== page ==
Serena Williams, I'll ask my gogo to email you...
Serena asked, our readers responded. The WHO recommends breastfeeding from 6 to 24 months, and our readers thought they'd throw in their advice as well.
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We recently published an article titled Serena Williams wants to know when to stop breastfeeding after she tweeted that she gets emotional thinking about stopping breastfeeding little 3-month-old Alexis Olympia Ohanian Jr. She tweeted “How long did you breastfeed?” and Twitter users naturally swooped in with a comment or two. And while everyone had varying responses, the general consensus was that it was entirely up to the mom, even though it won’t necessarily be an easy decision for her to make.

Our readers similarly chimed in after we published the story and had a few opinions of their own. 

I breastfed for years and this is why it worked for us

Lydia continues, "It is the bond between mother and daughter. Your particular circumstances must determine the period. My own experience was the longer I breastfed the better my relationship with my kids were in later life."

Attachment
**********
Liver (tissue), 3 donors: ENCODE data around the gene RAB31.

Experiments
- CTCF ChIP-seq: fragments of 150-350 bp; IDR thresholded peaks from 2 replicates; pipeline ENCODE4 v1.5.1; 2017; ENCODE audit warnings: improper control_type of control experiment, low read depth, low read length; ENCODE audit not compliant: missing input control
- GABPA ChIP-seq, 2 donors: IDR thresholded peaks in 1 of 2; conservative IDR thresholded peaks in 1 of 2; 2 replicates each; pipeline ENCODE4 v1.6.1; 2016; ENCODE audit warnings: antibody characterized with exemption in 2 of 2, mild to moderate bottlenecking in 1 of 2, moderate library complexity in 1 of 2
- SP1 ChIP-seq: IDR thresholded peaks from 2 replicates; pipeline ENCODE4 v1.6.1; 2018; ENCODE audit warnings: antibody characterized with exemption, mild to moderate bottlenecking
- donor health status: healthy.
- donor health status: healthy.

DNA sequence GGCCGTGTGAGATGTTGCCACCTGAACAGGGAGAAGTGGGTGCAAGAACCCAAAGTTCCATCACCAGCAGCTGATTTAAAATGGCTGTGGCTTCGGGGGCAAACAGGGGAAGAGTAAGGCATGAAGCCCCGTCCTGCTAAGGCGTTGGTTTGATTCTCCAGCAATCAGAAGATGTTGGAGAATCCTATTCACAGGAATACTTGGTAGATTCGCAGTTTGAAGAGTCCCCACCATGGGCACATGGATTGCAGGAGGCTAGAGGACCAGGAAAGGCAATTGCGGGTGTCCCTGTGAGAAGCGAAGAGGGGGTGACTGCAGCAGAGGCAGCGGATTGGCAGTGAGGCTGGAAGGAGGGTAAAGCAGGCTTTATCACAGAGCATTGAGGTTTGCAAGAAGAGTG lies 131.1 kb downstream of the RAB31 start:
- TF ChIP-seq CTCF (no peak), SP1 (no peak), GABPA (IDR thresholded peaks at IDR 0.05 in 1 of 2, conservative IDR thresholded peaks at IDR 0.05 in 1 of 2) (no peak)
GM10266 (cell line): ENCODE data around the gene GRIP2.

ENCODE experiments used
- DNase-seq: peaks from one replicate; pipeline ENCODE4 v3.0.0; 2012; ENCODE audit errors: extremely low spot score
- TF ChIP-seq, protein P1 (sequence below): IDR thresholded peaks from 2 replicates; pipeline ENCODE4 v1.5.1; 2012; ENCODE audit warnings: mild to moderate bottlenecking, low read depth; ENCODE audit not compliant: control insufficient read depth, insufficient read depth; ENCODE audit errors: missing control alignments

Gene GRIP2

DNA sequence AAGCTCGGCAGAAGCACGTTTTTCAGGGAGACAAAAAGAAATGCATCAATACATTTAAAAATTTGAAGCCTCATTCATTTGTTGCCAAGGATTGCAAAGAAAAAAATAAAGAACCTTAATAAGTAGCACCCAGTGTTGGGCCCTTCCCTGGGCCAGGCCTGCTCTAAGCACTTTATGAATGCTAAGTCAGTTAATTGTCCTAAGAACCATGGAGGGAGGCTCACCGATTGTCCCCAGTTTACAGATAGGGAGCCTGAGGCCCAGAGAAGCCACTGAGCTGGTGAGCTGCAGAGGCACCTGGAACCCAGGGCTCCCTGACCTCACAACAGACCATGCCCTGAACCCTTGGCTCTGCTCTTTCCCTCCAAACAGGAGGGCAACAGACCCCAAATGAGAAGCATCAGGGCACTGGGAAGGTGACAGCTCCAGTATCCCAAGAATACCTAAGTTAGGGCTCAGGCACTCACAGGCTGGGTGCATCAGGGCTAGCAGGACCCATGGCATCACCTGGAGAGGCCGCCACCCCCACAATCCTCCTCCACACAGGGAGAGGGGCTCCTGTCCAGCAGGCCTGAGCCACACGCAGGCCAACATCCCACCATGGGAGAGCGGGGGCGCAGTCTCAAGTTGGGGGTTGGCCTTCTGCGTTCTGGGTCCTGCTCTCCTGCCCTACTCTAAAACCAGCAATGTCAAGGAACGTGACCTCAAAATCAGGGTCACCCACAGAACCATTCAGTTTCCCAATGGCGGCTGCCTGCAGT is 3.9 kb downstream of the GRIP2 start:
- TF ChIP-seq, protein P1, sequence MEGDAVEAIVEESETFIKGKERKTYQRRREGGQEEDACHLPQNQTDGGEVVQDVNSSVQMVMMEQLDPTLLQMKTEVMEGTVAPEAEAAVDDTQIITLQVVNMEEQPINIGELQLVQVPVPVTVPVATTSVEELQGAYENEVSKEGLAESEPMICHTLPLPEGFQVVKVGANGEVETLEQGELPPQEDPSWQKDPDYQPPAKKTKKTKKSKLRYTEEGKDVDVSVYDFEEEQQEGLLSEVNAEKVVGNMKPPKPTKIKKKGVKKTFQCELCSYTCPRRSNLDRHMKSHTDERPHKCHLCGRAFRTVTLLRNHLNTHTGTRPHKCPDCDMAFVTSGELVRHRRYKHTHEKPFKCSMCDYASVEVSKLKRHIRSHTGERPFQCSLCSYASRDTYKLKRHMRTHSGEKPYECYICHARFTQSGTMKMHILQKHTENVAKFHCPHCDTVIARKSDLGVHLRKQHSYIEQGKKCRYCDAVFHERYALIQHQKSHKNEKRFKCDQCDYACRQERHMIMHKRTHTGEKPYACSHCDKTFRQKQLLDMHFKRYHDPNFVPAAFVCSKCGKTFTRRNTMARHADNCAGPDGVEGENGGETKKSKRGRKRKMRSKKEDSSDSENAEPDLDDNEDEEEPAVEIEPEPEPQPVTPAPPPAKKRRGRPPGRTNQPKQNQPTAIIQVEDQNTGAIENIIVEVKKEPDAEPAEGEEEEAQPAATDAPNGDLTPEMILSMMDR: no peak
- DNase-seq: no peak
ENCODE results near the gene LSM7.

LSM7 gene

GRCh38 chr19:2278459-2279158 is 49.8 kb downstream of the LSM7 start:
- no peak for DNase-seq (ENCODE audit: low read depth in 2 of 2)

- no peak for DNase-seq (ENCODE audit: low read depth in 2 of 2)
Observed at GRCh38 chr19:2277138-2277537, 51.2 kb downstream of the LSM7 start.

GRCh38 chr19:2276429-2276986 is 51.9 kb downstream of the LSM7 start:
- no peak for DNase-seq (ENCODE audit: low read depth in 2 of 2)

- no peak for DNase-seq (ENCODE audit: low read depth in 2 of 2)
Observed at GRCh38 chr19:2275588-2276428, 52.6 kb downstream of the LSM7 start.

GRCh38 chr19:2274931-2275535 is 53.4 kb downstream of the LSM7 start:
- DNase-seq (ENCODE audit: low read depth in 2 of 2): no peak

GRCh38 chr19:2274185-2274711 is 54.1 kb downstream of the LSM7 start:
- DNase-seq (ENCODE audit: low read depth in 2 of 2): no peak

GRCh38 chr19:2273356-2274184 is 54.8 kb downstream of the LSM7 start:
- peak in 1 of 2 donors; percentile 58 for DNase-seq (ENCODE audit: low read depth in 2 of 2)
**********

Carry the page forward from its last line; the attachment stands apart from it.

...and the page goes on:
While we're not so sure about the taste changing (but hey, we've never actually done the research), it's true that a mother with high levels of anxiety's milk may contain the stress hormone cortisol, which may transfer to the baby.

If you're experiencing high levels of anxiety or depression, immediately see your doctor, who may prescribe something to help you cope. Also read here:

"Whenever she wants to"


Sometimes it’s not always up to the mom


While others had their tongues firmly in cheek:

To set the record straight, The Department of Health and World Health Organisation recommend you feed your baby breastmilk and nothing else for the first 6 months of life, because the milk contains all the nutrients the baby needs, boosts their immune system, and doesn't overload their still immature digestive systems. Thereafter a mother should start introducing appropriate foods while continuing to breastfeed up to 2 years – or more.

That being said, every mother is different, just as every child is. So while this is what is recommended, the best advice we can give is that you do whatever is best for your family. If things didn't work out this way, don't feel guilty or depressed. You're still doing the best you can for your baby! If you're struggling right now, get a lactation consultant to help you, it may just get easier.

But yes, Serena certainly has made a beautiful baby and we hope to see plenty more little tennis superstars!

Read more:

How long do you feel a mother should breastfeed for? Tell us by emailing to chatback@parent24.com and we may publish your comments. 

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